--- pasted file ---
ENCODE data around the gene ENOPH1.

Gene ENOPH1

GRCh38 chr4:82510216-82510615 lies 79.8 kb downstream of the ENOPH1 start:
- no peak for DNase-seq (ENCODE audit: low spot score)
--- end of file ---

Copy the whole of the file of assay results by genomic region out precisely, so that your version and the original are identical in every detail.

ENCODE data around the gene ENOPH1.

Gene ENOPH1

GRCh38 chr4:82510216-82510615 lies 79.8 kb downstream of the ENOPH1 start:
- no peak for DNase-seq (ENCODE audit: low spot score)